One of my kids dropped his scooter on my phone and it shattered the glass and left a large streak from the top to the bottom of the screen. Getting a new phone wasn’t in the budget and my phone still worked I just couldn’t watch any shows or scroll on Facebook. Turns out it was the best thing to ever happen to me. Actually I tell people the Lord broke my phone and I grew so much spiritually in that time. I read more books and studied Gods word more. Who knew the phone was such a distraction. Now that I have a new phone I find myself turning the phone off more often just because it vies for my attention. I would encourage you to turn it off on sundays. It’s a break for your brain!! Love you friend. Thanks for writing about things that matter.

    • Carrie Talbott

      Oh my glory, Neena… dropping a scooter on a phone is pretty rare! Good job adjusting and having a whole new perspective. And thanks for the challenge to turn my phone off on Sundays. I’ve gotten into a routine of uploading my pictures from my phone to Dropbox on Sundays ’cause I can let it work while I read. 🙂 But I could definitely adjust to a different day.

      “Writing about things that matter.” I love that phrase. Thanks for the reminder to be intentional about where I choose to turn my efforts. Happy Thanksgiving, amiga!

  • Gilbert Mellis

    So true as usual Carrie. I can’t remember how many times I have left my phone at home and feel lost without it and somehow I always survive. I also agree with you get what you pay for. Sue & I have a story we call our “couch story” that we use to convince ourselves NOT to save money necessarily but to get better quality. In the early 80’s we bought a couch set that was about $500. For an extra $100 we could have the cushions sitting on wood slats instead of canvas slings. We saved the $100. However, over the years the canvas stretched and cushions started sagging in between the canvas. As they sagged, so did we. Now, whenever we are debating on whether to pay a higher price for something, we turn to each other and ask if we want to risk another “couch story”. It cost us back then, but the lesson has probably saved a LOT subsequent to that.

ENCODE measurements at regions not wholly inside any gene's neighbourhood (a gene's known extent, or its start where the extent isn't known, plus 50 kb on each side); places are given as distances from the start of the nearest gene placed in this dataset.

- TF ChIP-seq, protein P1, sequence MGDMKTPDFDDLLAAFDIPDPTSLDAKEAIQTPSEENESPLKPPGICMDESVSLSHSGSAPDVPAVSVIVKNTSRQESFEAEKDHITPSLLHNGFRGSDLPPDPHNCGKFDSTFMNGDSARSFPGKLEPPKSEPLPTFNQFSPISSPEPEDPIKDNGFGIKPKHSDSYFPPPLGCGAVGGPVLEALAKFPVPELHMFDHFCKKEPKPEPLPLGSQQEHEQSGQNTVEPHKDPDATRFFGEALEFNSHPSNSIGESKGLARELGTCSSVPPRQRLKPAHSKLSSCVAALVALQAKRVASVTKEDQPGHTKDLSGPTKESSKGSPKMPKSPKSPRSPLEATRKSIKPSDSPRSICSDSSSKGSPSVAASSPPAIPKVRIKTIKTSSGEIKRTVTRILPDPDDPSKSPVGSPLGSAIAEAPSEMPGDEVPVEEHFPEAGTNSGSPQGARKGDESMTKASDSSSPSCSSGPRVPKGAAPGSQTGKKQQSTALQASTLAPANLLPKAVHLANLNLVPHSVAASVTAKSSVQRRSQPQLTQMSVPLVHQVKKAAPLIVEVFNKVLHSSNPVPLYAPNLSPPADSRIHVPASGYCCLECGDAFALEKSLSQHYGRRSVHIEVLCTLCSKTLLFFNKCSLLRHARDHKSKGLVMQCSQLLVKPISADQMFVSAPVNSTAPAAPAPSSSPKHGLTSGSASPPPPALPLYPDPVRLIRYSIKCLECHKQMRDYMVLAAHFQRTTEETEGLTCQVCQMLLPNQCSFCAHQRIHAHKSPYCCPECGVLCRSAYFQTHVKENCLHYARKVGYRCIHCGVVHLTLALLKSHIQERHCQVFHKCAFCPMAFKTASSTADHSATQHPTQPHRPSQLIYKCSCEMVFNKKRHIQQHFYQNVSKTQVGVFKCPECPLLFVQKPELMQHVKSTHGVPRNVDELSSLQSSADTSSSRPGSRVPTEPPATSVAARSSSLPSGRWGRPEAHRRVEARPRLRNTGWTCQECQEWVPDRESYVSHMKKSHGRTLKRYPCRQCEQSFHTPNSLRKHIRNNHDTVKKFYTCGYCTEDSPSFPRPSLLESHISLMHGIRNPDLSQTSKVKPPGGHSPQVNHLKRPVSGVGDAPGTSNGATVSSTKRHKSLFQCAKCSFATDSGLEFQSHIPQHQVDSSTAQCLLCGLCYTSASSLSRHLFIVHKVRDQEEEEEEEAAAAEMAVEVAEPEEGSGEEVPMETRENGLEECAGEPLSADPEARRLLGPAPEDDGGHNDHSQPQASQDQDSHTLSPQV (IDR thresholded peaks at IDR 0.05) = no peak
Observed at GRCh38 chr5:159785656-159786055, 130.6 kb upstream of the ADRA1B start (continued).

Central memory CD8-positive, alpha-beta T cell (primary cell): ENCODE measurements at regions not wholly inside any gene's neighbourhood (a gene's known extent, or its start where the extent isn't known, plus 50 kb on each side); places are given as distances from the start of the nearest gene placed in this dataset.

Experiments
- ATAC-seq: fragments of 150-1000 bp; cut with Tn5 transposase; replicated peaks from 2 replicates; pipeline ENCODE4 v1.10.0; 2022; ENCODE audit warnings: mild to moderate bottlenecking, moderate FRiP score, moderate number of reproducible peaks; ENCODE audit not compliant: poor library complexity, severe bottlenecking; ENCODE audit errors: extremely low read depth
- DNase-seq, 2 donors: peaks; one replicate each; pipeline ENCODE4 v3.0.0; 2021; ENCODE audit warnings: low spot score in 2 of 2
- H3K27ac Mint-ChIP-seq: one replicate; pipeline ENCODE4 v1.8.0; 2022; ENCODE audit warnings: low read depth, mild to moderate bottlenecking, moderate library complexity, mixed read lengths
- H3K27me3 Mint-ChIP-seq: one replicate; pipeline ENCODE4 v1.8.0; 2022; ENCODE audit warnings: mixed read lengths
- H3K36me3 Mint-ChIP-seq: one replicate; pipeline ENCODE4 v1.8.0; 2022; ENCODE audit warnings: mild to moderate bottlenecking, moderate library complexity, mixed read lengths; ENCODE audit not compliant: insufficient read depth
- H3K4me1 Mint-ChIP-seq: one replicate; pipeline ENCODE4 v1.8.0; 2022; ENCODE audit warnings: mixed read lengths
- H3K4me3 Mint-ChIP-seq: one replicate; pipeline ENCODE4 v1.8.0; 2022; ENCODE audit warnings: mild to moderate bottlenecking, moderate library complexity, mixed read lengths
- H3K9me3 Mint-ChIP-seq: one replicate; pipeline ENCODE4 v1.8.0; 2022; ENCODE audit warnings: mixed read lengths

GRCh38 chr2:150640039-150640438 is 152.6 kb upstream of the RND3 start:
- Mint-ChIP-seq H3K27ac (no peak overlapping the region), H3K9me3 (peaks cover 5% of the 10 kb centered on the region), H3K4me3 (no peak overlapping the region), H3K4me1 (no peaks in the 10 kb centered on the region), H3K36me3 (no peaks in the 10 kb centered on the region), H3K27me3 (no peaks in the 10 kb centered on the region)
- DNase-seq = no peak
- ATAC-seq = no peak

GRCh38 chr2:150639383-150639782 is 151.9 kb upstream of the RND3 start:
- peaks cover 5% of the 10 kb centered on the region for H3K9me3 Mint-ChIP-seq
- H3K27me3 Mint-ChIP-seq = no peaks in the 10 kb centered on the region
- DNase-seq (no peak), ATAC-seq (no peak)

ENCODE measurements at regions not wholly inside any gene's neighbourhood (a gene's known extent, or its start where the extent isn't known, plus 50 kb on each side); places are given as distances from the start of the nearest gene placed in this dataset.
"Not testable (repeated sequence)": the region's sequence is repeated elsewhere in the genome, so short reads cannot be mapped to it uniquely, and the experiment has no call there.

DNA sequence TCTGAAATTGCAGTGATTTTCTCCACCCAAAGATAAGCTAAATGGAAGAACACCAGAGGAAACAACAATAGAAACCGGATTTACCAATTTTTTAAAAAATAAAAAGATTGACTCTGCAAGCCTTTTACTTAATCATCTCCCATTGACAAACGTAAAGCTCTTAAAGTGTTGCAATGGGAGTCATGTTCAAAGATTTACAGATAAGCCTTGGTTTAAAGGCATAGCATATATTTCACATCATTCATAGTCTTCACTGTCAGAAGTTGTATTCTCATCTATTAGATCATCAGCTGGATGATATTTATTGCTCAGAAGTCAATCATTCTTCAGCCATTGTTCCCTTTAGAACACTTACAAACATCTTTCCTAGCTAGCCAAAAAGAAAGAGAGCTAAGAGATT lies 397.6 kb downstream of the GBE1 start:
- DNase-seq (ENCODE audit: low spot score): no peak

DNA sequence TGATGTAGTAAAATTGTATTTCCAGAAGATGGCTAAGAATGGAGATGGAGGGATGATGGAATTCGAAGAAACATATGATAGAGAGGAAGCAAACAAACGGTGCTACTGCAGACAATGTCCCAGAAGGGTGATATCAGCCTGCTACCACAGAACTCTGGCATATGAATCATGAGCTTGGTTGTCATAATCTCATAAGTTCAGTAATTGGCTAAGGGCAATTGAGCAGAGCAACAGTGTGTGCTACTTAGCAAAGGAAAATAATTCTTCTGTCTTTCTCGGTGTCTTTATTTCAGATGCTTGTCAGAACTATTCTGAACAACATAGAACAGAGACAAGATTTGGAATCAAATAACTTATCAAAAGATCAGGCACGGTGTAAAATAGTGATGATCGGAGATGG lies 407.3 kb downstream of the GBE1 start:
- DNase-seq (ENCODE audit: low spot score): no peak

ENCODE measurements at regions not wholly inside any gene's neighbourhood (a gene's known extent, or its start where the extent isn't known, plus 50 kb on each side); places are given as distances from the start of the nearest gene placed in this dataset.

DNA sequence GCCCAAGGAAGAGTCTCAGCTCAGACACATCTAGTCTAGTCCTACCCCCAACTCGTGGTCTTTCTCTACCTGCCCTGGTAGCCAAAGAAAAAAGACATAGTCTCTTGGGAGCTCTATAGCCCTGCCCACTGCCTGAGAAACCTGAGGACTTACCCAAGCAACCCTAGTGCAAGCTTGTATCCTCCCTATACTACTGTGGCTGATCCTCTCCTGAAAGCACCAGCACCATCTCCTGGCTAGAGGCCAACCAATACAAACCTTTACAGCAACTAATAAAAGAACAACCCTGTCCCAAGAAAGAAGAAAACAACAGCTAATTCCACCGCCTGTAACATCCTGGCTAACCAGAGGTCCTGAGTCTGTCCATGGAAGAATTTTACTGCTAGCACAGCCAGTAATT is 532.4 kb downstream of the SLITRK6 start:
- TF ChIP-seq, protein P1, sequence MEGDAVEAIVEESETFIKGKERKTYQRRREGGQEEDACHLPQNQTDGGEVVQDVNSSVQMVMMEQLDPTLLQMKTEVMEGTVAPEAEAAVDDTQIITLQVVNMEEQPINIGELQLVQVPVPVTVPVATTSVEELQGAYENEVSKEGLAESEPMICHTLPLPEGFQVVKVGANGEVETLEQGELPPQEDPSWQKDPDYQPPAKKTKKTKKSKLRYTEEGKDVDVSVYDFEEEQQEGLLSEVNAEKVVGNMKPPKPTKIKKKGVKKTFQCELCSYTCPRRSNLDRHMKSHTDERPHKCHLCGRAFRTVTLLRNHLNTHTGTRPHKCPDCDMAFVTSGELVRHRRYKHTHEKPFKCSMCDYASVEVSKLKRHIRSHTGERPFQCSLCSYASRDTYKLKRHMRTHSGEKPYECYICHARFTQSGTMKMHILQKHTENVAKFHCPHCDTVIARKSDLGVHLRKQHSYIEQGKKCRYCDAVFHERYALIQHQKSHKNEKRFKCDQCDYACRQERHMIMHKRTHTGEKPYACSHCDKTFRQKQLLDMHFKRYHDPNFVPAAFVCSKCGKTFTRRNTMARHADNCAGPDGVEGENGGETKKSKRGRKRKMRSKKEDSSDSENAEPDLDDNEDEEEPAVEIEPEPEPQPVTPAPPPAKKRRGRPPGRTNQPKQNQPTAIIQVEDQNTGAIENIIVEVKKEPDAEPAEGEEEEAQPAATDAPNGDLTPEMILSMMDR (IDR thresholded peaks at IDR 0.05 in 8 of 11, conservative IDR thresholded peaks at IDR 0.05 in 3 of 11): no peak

• Carrie Talbott

      “As they sagged, so did we.” Ha! 🙂 Thanks for the great story, Gil. Such a good lesson to remember. It takes a while to learn all the things in this world that give you what you pay for. I’ll still cut corners on quite a few things that don’t matter, but the big stuff definitely matters! Like cutting meat on a flimsy paper plate that’s subsequently leaking? Not ok, not happening.

  • Amber

    Did you ever not have a phone number or address that you needed from your contacts? That seems like it would be the most challenging.

    • Carrie Talbott

      Thankfully we have most of that in our Contacts on our computers. And my people still had their phones, so it wasn’t totally like the dark ages. But when I was out and about it was definitely more challenging. Didn’t die though. Haha.

  • Marti

    Another great, thought-provoking blog, Carrie. Thank you for addressing my addiction to my screen. I’ll try to do better.

    • Carrie Talbott

      Well, thank you, Miss Marti. 🙂 We all seem to have the same addiction, don’t we? I’ll try to do better too, but the words of Yoda creep in every time I say I’m going to “try.” Haha.

  • Jen Palo

    I love how you tell a story, Carrie, and all the inner working of your mind with it! This is really good. I’ve done a phone fast on vacation and on some weekends and holidays. It’s good to be untethered. I liked the image about the phone being on a cord and thus people were free.

    • Carrie Talbott

      You’re very kind, Jen. The inner workings of my mind can be a scary place. Haha. Good job doing phone fasts on purpose! Yes, that quote and pic are quite eye-opening.

  • Eileen Brown

    We did a cruise, and had no WIFI for a week. After a few days of constantly trying to pick up my phone to check for texts, emails, etc, I finally stopped the habit, and than just left it in my room. It became refreshingly odd to not vibe addicted to seeing the messages and I realized how addicted I was to the phone. I still have that problem unplugging at night. But, every now and than….I sometimes will leave my phone home to add a little excitement to my errands. And silence. It’s a nice change to not be able to be found.

    • Carrie Talbott

      Ooo… no wifi for a week kind of sounds nice. One thing that helped me unplug a little at night was reading about how much screens can mess with your circadian rhythms. And I’m selfish about my sleep! Your last three sentences made me laugh. Ha! Thanks for chiming in, Eileen!

  • Brenda “Gidget”

    I’ve not been forced to do a phone fast, but we’ve had times where the internet was down for an extended period of time. Kids groaned and moaned, while internally I shrugged my shoulders and realized I wouldn’t get the stuff I needed finished on my laptop. We’re frugal when it comes to our phones and service, too, so I couldn’t make a hotspot. (AND, the extra cost of the service for a free phone is designed that way as you’ll pay for your phone plus some, hence why they make out and offer such. Don’t feel guilty about not having the insurance. I’m sure what the cost was was cheaper all the way around.) We did have some good talks and the boys actually made up a game where they ran around (high schoolers) and played together to pass the time. Like the 80’s. So, yeah. Make the best of it and value those moments as gems! Funny, I think the same thing too…”what if I break down?” Lol. Great post!

    • Carrie Talbott

      Same! 🙂 Especially when we lived in Baja. I love how your boys made up a game. Every time my kids whined about no technology or electricity they always seemed to get super creative. Sometimes I long for the simplicity of the 80s! Thanks for reading, Brenda.